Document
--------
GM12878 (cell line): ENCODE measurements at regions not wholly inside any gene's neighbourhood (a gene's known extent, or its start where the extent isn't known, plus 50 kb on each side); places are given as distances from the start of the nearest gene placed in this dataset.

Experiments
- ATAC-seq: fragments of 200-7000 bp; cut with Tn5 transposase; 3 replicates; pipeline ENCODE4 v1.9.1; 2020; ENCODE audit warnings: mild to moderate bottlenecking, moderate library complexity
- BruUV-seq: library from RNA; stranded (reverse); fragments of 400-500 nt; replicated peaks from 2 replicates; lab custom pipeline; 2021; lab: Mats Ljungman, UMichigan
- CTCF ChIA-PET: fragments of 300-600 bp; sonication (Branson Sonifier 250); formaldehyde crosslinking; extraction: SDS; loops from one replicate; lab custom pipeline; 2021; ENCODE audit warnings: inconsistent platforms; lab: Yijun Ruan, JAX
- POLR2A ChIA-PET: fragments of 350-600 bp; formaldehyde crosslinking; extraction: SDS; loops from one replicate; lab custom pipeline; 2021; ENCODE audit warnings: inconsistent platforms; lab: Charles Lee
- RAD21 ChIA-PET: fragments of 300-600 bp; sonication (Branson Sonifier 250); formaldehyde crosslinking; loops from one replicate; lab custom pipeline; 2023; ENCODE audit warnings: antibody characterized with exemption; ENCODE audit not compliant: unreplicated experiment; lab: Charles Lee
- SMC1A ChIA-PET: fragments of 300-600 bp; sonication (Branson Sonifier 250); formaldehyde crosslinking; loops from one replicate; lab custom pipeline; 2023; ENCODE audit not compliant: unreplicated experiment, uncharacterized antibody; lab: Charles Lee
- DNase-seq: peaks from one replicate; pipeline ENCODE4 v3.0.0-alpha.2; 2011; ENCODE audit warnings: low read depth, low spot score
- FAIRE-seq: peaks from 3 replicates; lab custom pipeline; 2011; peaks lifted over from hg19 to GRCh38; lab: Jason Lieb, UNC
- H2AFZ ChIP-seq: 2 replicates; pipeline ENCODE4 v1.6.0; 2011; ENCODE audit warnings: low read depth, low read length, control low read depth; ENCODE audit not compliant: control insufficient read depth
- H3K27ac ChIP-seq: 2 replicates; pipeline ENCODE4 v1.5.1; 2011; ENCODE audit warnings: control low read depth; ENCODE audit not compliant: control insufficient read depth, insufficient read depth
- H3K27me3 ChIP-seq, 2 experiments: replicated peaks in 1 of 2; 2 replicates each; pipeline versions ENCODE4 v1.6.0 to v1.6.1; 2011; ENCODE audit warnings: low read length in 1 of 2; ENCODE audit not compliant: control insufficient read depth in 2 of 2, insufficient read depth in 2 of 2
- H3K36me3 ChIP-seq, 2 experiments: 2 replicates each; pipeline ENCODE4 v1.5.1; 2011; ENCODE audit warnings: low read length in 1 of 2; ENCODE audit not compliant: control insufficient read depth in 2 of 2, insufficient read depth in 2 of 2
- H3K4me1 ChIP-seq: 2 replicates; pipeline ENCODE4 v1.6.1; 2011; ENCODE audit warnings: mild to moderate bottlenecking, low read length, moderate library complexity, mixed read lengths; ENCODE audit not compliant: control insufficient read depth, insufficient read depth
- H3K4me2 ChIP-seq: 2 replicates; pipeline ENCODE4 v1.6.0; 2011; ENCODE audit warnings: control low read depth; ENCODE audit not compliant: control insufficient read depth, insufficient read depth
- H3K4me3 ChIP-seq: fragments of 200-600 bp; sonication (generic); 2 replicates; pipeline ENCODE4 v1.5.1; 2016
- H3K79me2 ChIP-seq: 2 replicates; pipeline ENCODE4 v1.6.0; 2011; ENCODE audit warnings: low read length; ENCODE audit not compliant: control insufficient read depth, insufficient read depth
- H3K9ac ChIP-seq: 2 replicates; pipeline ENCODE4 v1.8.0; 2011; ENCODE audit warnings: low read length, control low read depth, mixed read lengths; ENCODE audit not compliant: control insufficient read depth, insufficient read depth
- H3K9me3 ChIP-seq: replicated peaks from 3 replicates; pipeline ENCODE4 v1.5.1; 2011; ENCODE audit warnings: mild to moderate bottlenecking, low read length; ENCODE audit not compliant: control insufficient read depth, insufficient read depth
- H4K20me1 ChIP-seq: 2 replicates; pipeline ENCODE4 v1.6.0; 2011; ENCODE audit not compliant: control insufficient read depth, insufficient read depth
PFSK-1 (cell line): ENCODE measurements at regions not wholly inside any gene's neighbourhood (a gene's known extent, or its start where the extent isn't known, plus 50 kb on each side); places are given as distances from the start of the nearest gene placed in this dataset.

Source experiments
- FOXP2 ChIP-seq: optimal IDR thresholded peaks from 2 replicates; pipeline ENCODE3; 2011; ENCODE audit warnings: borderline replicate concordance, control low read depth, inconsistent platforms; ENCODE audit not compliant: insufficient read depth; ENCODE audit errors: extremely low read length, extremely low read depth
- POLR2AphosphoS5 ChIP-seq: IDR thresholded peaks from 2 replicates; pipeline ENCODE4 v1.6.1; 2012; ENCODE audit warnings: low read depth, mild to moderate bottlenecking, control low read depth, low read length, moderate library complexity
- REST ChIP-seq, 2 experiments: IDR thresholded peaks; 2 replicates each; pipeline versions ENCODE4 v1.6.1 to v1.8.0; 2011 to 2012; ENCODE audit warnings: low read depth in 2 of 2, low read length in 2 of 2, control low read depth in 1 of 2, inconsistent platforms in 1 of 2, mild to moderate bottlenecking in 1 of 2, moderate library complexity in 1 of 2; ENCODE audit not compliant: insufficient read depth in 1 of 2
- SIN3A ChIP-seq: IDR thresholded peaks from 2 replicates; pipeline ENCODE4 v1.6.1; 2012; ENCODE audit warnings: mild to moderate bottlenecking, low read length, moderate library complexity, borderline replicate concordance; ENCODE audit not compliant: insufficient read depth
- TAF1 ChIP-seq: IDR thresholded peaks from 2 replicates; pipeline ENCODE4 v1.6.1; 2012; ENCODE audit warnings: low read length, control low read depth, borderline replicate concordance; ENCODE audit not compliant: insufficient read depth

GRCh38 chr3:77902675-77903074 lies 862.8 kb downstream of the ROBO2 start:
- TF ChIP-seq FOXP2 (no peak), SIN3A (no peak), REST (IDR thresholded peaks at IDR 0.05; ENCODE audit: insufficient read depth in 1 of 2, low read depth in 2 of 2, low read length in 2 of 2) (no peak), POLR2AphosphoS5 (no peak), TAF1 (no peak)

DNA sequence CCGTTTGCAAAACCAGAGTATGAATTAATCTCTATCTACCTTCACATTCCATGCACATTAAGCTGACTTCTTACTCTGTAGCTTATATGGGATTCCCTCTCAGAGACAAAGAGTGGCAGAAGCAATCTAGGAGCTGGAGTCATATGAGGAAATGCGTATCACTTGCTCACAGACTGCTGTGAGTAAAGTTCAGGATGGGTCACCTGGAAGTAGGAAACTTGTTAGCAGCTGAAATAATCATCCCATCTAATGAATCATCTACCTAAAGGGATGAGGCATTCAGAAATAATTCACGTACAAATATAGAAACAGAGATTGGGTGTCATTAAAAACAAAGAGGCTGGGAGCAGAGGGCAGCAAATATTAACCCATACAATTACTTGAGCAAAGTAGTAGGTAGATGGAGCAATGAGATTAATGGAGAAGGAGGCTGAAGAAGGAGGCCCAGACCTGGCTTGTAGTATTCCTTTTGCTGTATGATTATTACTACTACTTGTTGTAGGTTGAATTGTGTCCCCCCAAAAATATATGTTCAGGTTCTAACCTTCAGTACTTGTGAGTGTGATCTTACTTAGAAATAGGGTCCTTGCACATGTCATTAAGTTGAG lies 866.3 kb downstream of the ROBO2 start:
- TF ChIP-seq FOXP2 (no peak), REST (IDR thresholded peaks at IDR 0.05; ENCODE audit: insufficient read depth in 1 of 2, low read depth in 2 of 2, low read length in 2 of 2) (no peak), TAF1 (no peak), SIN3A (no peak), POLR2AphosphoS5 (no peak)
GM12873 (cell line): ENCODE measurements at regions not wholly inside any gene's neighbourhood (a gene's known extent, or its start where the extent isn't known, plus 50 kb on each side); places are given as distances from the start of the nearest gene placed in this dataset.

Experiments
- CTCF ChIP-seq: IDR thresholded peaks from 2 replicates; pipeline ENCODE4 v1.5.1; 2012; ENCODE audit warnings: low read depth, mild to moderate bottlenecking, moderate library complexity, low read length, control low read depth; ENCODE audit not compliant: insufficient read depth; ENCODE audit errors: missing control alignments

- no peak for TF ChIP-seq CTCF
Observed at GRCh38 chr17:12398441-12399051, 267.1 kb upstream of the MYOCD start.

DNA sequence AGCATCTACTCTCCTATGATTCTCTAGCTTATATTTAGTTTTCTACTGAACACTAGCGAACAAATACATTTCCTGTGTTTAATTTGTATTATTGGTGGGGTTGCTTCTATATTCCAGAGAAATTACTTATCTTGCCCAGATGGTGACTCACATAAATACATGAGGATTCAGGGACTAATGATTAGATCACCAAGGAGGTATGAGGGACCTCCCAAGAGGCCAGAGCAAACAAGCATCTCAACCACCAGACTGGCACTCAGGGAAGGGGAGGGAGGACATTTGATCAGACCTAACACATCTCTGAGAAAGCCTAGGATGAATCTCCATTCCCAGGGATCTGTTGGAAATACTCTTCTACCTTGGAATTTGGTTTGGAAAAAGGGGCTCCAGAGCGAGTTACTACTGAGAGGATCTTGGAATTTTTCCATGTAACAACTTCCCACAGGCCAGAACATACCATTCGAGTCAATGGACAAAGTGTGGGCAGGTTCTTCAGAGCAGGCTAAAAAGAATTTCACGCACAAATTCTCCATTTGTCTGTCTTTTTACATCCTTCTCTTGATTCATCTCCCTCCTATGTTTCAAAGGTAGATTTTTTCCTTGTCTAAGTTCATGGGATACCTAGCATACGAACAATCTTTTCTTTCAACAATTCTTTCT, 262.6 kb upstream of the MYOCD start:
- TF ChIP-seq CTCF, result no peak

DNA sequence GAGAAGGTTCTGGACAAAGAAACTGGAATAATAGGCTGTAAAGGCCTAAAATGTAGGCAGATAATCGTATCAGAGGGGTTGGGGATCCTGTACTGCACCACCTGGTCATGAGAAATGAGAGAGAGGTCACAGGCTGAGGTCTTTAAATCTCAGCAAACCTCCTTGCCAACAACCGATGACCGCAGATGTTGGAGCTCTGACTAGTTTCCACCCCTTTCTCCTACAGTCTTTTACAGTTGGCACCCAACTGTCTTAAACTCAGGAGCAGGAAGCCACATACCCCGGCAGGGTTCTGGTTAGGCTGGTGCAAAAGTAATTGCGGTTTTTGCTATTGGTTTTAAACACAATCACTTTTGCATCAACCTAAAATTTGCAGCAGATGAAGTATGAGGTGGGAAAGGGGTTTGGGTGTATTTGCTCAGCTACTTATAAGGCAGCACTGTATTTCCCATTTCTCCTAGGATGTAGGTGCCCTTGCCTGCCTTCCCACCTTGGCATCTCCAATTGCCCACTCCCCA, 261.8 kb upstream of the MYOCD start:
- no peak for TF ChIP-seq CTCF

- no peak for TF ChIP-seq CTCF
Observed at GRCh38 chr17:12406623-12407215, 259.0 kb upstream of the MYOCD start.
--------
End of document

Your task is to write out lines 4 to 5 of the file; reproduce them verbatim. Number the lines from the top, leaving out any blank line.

- BruUV-seq: library from RNA; stranded (reverse); fragments of 400-500 nt; replicated peaks from 2 replicates; lab custom pipeline; 2021; lab: Mats Ljungman, UMichigan
- CTCF ChIA-PET: fragments of 300-600 bp; sonication (Branson Sonifier 250); formaldehyde crosslinking; extraction: SDS; loops from one replicate; lab custom pipeline; 2021; ENCODE audit warnings: inconsistent platforms; lab: Yijun Ruan, JAX